Anyone who has participated in long, endurance-based rides is familiar with the bonk. It’s a funny name, but a serious bummer. You’re riding along and feeling great. All of a sudden your muscles turn to jelly and every ounce of your energy seems to dissipate. The bonk refers to that out-of-nowhere loss of energy that tends to occur one or two hours into a ride.

Pedal pushers will be happy to know that the bonk is not just a random misfortune, but an easily-explained event in the human body. This type of muscle fatigue from cycling sets in because of the depletion of the stored carbohydrates—aka glycogen—in the muscles. Essentially, when you bonk your body is running out of energy resources. You can save yourself from the bonk by eating a sufficient amount of carbs on the days before you ride. Oral carbohydrate supplements are also a popular saving grace mid-ride. Their portability lets you take them while you’re in the saddle. However, try to take a carb supplement before the bonk, or else you’ll still have to play catch up on your low glycogen.

Recovering from Extreme Fatigue and Avoiding Overtraining

muscle fatigue from cyclingSo far we’ve looked at two naturally-occurring forms of muscle fatigue from cycling that can impede your performance mid-ride. Once you’ve pushed through any exhaustion during a race, it’s natural to also feel fatigue post-ride. If your fatigue or muscle soreness lingers until the next time you head out on your bike, that’s not necessarily a bad thing. On the contrary, it’s generally a sign that you’re pushing yourself to perform at your very best. As a result, the muscles you use when cycling are strengthening and your performance will grow even stronger.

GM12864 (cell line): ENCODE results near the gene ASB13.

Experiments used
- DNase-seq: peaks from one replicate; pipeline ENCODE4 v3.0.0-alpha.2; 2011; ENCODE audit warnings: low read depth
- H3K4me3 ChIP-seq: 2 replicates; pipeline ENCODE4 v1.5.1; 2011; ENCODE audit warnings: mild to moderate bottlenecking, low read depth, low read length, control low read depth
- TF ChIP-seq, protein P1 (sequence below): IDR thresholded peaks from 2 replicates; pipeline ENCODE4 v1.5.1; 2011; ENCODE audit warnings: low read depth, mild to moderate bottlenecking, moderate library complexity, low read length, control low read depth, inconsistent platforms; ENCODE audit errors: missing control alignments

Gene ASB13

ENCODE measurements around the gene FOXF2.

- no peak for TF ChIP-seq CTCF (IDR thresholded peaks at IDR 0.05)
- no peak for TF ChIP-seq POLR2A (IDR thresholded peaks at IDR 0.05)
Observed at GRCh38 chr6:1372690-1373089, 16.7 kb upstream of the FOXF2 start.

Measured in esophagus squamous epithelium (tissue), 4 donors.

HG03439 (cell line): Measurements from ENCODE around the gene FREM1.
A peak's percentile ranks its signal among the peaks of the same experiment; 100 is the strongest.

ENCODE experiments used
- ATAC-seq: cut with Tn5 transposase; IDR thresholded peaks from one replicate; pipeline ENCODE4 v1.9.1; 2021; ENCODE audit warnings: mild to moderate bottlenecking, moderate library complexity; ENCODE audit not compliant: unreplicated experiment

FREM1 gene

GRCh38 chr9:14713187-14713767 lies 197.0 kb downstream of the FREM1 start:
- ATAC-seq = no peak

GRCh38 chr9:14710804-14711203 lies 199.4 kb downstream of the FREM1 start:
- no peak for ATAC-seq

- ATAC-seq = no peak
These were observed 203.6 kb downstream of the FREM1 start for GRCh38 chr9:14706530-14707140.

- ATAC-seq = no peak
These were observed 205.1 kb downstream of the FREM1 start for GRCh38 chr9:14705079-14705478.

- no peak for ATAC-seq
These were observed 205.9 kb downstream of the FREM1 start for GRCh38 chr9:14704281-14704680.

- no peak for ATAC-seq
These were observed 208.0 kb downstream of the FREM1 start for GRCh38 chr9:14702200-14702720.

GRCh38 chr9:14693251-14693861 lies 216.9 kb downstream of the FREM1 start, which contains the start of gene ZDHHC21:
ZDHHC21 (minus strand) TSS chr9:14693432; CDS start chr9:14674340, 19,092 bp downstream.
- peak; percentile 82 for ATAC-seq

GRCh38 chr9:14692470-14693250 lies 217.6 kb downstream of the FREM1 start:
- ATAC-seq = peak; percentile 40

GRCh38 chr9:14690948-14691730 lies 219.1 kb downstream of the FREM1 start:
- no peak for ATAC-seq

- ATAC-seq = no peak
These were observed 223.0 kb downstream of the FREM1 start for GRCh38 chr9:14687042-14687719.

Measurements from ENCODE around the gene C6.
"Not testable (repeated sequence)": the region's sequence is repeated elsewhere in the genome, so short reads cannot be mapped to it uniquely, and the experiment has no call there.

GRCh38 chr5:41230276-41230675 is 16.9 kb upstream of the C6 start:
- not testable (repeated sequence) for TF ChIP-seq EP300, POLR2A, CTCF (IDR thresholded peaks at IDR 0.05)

That being said, it’s important to recognize the difference between pushing yourself to your limit and pushing yourself too far. Overtraining can lead to a dangerous level of muscle fatigue from cycling. If you’re consistently overtraining you might notice headaches, a change in your appetite, difficulty sleeping, or exhaustion throughout the day. When you go to ride, your chances of injury will be much higher. This is because not only does overtraining contribute to muscle fatigue from cycling, but it can also be accompanied by exhaustion in the nervous system and your neural responses. In other words, your technique and posture will become poor and sloppy when your body is exhausted, created more opportunities for injury.

The biggest thing you can do to avoid overtraining is scheduling your rest days. Don’t let yourself ignore your body’s need for a day away from the saddle. Sometimes, light exercise like walking or water aerobics can make a rest day more productive. The best way to tell is by listening to your body and only doing what feels good.

A good stretching routine is another thing that will keep you from overtraining or possible injury related to fatigue. Stretching once just after you ride is not enough. Find something that lets you use resistance stretching to build strength in the muscles around your joints. This will give you more power and stability during every ride and decrease your chance of fatigue and injury.

Related articles: Knee Pain from Cycling and Lower Back Pain from Cycling.